Updated: May 14
by Scott Roos
photos by Deanna Roos (Deanna Roos Photography)
doot deet doot deet doot deet dee doodle deet
It’s one of the most familiar riffs in all of country music - at least if you reside on the Canadian prairies. It’s one of those “if you know you know” moments that happens with a song every so often when you’re in a certain place at a certain time. The reverbed twang alongside a slightly more sassy rock style picking causes the crowd to give a loud cheer. They know what’s coming as the spartan, four note lead guitar line kicks in.
bee doodle dee echoes tentatively through the entire space of Saskatoon’s TCU Place along with its appropriate answer bee doodle doe. The singalong starts up as practically everyone in this capacity crowd knows the words by heart. They’ve grown up going to barn dances, parties, listening to cover bands play it… But now, in front of them is The Nitty Gritty Dirt Band (NGDB) - the band that made this song “Fishin’ in the Dark” famous.
“Baby Get Ready” my wife and I loudly sing the lyrics to each other. I turn to the mildly inebriated fella behind me and we give each other knowing smiles and nods. It’s a borderline religious experience. It’s a celebration of the human spirit in song. “You and me go Fishin' in the Dark” everyone collectively hollers together. This is our hymn of choice tonight. We’d been fairly reverent in the soft theatre seats to this point. We’ve cheered loudly to be sure, but when this anthem kicks in we can’t help but rise to our feet. The night is still young and honestly one of the concert highlights of my life has already transpired.
“‘Fishin in the Dark’ was an even bigger hit in Canada than it was down here in the States. It was a fair sized hit and we're grateful that it did so well with the radio. The Canadians got it sooner and it had a longer lasting impact than here," guitarist/vocalist and original NGDB member Jeff Hanna told me in a conversation we had back in early March. Based on the current reaction to the song that I'm experiencing, I believe he’s definitely not wrong and this is a moment in time that I’m sure many in attendance will not forget.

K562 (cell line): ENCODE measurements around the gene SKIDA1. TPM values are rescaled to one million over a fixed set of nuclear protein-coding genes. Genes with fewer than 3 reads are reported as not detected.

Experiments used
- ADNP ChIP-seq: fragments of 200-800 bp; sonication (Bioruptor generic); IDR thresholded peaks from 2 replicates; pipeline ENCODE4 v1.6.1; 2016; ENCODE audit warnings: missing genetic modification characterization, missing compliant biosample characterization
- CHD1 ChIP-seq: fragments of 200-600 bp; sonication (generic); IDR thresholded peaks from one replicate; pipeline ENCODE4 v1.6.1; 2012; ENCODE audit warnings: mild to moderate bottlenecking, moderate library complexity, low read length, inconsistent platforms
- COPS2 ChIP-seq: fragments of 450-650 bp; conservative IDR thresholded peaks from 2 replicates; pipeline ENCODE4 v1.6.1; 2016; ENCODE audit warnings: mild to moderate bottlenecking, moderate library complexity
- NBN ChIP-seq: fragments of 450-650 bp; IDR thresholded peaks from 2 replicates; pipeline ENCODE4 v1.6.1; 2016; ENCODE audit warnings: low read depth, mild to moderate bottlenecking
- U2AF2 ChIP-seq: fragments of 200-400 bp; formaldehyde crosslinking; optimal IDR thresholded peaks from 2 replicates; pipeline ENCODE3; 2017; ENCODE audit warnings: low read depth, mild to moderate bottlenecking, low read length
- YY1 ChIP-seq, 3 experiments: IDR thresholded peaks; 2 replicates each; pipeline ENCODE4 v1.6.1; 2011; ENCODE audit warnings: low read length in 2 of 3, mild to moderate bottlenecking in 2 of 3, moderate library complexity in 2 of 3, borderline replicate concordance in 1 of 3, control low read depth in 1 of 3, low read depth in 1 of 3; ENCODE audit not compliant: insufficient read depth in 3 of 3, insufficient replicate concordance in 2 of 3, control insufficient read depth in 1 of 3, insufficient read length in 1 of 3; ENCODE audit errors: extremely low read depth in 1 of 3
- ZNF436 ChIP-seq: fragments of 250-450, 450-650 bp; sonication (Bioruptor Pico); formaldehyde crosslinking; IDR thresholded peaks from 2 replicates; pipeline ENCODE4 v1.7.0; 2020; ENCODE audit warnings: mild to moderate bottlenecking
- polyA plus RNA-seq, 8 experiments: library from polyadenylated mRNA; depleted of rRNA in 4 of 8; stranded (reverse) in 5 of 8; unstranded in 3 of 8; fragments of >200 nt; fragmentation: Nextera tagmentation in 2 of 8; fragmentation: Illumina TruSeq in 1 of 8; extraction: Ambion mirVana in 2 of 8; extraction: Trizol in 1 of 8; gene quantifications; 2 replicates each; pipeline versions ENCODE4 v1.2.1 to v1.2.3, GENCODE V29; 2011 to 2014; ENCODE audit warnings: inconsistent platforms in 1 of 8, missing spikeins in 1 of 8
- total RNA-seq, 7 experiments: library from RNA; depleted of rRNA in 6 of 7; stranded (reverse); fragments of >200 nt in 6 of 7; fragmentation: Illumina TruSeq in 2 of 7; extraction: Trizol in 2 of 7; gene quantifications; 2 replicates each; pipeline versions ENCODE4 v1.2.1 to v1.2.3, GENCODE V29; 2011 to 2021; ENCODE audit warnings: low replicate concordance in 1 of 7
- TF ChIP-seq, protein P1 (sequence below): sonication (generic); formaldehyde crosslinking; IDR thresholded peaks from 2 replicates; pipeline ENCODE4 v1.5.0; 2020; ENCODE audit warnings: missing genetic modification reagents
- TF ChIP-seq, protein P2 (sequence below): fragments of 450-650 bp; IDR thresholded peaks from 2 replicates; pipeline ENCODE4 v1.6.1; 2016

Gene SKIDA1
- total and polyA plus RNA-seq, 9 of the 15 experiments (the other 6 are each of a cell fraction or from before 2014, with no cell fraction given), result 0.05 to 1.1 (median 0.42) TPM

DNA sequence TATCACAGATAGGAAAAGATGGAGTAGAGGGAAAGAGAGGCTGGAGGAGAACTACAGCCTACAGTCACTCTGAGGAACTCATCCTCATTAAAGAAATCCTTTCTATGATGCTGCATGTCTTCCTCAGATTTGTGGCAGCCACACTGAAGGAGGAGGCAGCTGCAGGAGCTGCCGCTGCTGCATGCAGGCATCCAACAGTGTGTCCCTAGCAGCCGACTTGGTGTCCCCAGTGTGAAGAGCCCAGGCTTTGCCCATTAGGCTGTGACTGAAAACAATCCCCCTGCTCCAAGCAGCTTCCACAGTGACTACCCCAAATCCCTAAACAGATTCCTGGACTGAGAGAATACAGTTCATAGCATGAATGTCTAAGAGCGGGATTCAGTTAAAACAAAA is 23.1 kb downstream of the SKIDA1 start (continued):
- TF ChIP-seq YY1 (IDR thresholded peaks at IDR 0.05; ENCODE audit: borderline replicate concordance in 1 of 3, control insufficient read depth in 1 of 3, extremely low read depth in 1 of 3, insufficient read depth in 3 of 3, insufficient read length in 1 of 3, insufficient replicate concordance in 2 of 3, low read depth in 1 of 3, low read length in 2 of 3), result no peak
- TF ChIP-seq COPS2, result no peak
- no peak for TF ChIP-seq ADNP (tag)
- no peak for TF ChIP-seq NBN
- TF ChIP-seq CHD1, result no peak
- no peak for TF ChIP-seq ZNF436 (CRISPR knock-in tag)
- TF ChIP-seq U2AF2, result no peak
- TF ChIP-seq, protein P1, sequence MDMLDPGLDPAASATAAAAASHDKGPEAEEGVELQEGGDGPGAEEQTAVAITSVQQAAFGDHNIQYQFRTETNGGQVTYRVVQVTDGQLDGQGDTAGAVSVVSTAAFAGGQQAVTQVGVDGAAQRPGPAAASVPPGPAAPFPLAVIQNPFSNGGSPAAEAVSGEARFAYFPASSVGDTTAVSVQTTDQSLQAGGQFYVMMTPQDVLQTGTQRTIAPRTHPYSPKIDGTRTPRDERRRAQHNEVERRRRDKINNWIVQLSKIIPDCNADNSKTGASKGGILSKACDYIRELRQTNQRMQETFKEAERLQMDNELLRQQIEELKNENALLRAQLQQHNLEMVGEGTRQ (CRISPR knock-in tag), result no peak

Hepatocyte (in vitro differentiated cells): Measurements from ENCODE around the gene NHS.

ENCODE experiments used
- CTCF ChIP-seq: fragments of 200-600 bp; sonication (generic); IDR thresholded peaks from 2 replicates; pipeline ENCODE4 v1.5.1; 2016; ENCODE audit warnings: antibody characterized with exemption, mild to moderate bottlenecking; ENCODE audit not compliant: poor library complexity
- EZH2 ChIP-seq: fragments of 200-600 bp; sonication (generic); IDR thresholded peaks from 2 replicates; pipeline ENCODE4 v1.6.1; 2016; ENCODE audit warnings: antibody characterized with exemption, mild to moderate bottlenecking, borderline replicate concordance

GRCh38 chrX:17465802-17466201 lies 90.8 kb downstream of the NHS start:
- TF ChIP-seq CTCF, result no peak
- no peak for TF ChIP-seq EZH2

“It's pretty humbling to think that we might have done something or been a part of something that had an impact on folks. It’s remarkable,” Jeff Hanna continued when reflecting on the collective legacy of the NGDB.
The April 5th date in Saskatoon was the fourth in a run of seven Canadian dates that the band was doing on their “The Hits, The History, and Dirt Does Dylan” tour. Backstopped by original members Jeff Hanna (guitars/vocals) and Jimmie Fadden (drums/vocals/harmonica) alongside long time keyboardist Bob Carpenter and the additional “newer” members Jim Photoglo (bass), Jaime Hanna (guitars/vocals) and Ross Holmes (fiddle/mandolin) the band was on point throughout the evening's festivities. They were a very well balanced outfit playing each song with precision and grace (I suppose this goes hand in hand with the decades of experience every band member has), but, by the same token, they are free wheeling enough to be able to engage in several spontaneous, extended jams. There were also duets, trios, quartets - you name it. Basically, the whole presentation was entertaining af. The overall sense of fun within the tight knit group was truly a sight and sound to behold.
“Music is such a unique and powerful force. I love being part of that,” Jeff Hanna added.
The setlist was career spanning. With a sprinkling of the obligatory, “can’t leave the building without playing” songs like the aforementioned “Fishin’ in the Dark” as well as “Cadillac Ranch”, “Working Man (Nowhere to Go), and “Mr. Bojangles” to name a few. They also played songs from their latest Dirt Does Dylan full length including a wonderful cover of “Girl From North Country”. The evening ended with a two song encore that included “Will the Circle Be Unbroken” that was definitely a nod to their legendary bluegrass collaborations of the same name. A tasteful cover of The Band’s “The Weight” wrapped it all up.
Stunning musicality, classic songs, deep cuts and stage presence aplenty were on full display. The crowd lapped it up for a truly memorable evening. Tip of the cowboy hat is in order for opener Kelsey Waldon who played a charming solo acoustic set to warm up the crowd. It was good times. The best of times. Thank you all for the music.